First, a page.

He's not sure exactly why, but Steve Smiley has had a lifelong fascination with real estate.
"When I was in high school," he says, "for a couple of summers I was a runner for a Coldwell Banker commercial broker. Then I hooked up with another job right out of high school that I held when I was in college, with a law firm that had a lot of real estate clients."
A Pasadena native, he studied real estate finance at San Diego State, then entered the field after graduation with a land developer who worked around San Diego and Las Vegas.
"I think what interested me was more just what makes a property good - why would somebody buy it and who's going to buy it," he explains.
His 12 years with the Meyers Group has given him a perfect opportunity to learn just that - what makes a property valuable and why.
The Meyers Group's main product is a remarkably complete database that covers all residential developments of 10 or more units.
"We look at pricing, unit sizes, absorption it's a pretty interesting database," he says.
It doesn't end there. The group surveys details down to the brand of appliances used in the new developments.
"We can show GE or Whirlpool their market shares in any of the markets we track," he says. "Roofing companies subscribe to our database; so do heating and air conditioning contractors," he says. "There are about a hundred different variables that we track."
It also provides Smiley with a unique perspective on the market in any given area.
"I always try to learn a market from the very micro - you know, what is selling down the street - and that's because of the database, which is what I did for my first year with The Meyers Group," he explains. "I was in all these housing projects, learning the markets, learning to see things from a builder's perspective."
Smiley's knowledge and experience has given him the ability to read a real estate market like a stockbroker might read the Dow Jones averages.
"Once you know how to figure out a market, it's all part of the same basic equation," he says. "They say 'location, location, location,' but there are other things. I think what drives my interest is more what to build than where to build - what drives the market, what's going to be better suited at this corner, housing or a retail commercial development."
It's a different type of knowledge than Smiley sees from new college graduates, many of whom he feels have an inflated idea of their value in the market.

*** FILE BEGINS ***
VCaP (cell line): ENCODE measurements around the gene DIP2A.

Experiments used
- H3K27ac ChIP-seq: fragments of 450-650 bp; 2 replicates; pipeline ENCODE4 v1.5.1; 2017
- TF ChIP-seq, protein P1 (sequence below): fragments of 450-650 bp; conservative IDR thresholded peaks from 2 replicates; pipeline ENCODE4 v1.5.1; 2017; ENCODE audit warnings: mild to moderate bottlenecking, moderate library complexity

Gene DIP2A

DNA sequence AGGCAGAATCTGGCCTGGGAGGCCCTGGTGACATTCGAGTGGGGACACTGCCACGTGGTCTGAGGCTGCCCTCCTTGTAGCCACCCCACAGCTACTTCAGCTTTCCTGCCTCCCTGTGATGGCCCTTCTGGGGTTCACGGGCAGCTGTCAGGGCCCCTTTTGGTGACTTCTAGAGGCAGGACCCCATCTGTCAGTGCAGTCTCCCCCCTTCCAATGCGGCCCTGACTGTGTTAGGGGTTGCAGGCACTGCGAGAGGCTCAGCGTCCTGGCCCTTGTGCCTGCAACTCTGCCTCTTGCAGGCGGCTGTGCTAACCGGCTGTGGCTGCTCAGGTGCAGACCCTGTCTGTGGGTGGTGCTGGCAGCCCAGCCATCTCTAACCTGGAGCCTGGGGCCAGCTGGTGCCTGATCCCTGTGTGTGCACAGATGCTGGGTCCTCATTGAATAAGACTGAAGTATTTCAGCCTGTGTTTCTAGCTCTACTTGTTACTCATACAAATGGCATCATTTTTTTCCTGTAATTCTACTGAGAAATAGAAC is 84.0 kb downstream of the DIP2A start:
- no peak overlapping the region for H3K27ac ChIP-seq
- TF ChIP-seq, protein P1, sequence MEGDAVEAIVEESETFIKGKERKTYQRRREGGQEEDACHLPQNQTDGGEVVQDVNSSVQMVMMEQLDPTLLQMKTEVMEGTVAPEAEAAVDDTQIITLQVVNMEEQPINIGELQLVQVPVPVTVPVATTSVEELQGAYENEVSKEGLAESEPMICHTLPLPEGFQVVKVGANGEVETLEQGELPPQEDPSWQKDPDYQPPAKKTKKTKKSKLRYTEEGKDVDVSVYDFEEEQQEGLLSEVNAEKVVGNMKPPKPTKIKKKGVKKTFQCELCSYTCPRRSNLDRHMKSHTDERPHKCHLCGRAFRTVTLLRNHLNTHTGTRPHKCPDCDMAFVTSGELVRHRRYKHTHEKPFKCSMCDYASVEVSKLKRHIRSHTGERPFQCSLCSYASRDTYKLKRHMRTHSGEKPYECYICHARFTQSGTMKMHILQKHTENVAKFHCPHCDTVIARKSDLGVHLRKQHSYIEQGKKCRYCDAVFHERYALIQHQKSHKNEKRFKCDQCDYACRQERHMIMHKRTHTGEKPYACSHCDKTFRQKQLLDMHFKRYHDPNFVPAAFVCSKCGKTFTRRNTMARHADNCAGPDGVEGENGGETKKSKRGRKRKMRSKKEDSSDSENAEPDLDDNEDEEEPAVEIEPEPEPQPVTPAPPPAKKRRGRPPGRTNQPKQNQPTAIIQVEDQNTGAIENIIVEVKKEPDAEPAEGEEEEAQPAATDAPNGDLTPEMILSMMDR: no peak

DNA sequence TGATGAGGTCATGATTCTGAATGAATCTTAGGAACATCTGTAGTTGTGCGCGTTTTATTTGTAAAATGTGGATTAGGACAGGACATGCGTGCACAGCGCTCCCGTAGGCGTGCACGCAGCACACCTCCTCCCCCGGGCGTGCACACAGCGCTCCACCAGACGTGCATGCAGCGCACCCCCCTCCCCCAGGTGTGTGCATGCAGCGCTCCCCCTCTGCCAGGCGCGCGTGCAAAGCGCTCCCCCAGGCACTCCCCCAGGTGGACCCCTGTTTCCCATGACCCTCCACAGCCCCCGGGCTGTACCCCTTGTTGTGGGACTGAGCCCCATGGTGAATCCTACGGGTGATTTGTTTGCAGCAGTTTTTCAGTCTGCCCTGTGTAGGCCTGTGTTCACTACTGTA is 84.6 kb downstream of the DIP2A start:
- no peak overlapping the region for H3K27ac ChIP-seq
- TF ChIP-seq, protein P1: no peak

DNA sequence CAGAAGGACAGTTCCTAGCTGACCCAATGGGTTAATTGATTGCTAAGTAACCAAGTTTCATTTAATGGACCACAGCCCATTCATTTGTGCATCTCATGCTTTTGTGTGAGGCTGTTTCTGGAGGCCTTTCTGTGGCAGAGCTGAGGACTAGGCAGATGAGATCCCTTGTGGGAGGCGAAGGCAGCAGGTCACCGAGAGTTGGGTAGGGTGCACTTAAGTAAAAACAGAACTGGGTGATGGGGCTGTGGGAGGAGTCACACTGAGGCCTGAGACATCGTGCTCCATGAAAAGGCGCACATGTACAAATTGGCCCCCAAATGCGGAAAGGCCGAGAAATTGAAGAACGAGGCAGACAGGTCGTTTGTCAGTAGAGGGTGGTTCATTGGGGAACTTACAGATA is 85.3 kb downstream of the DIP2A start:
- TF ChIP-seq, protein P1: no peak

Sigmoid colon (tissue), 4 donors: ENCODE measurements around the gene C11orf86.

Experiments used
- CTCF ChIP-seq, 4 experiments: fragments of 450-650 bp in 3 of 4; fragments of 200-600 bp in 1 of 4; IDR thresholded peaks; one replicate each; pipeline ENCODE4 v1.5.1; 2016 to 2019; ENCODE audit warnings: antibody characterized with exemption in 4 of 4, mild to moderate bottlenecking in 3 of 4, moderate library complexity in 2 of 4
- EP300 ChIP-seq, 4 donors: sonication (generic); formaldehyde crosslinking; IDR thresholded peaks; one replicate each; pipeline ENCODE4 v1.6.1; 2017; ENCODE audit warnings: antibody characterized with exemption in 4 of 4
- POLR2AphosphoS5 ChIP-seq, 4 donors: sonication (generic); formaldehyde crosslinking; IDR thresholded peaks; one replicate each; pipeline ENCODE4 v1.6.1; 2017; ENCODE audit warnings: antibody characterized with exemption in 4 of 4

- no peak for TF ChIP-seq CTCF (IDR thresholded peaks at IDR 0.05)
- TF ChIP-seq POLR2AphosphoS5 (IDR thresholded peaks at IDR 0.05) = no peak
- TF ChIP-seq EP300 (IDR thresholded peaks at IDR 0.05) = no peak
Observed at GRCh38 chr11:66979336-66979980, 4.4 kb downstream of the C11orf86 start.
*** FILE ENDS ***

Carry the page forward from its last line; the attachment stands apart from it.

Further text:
"They don't have any experience," he notes. "They may have a master's degree but that doesn't necessarily equate to knowing what to do. It's a question of, 'Are you book smart or are you work smart?' I'd rather take work smart most of the time."
With the rapid growth of the Bay Area housing market, Smiley notes that his firm is called upon more than ever to evaluate proposed projects.
"The major struggle I think the builders have, especially in the Bay Area market, is that they're paying so much for the land," he explains. "Can they afford to buy land and still sell a house, and sell it fast enough to make money doing it.
"It's been a struggle for a lot of these guys to make things pencil out, so they'll ask us what kinds of products they should be offering. Our housing data helps us in trying to determine how fast an area like Tracy will grow over the next 20 years."
The Meyers Group's depth of knowledge of any given housing market means that they are also often called upon to consult with builders and investors regarding potential projects. It adds a degree of variety to his job which Smiley also enjoys greatly.
"The best part about my job is that I don't do the same thing every week, which I love," he says. "As a real estate finance major, one of the drawbacks was thinking, 'Oh, I really don't want to be a banker - I have no intention of being in a suit all day long and crunching numbers.' This job gives me a little bit of everything."
Numbers remain an important part of his job, but so is being in the field, working with developers. He's opened two new offices for the firm so far and is spearheading their current expansion to Portland.
Through it all, he's amassing knowledge of not only the real estate industry, but also of the entrepreneurial side of business.
"It's kind of a learning experience - you've got to be pretty well-rounded," he says. "I'd like to think I know about a lot of things, but I don't know if I know in depth all of the things I can. That comes with time."
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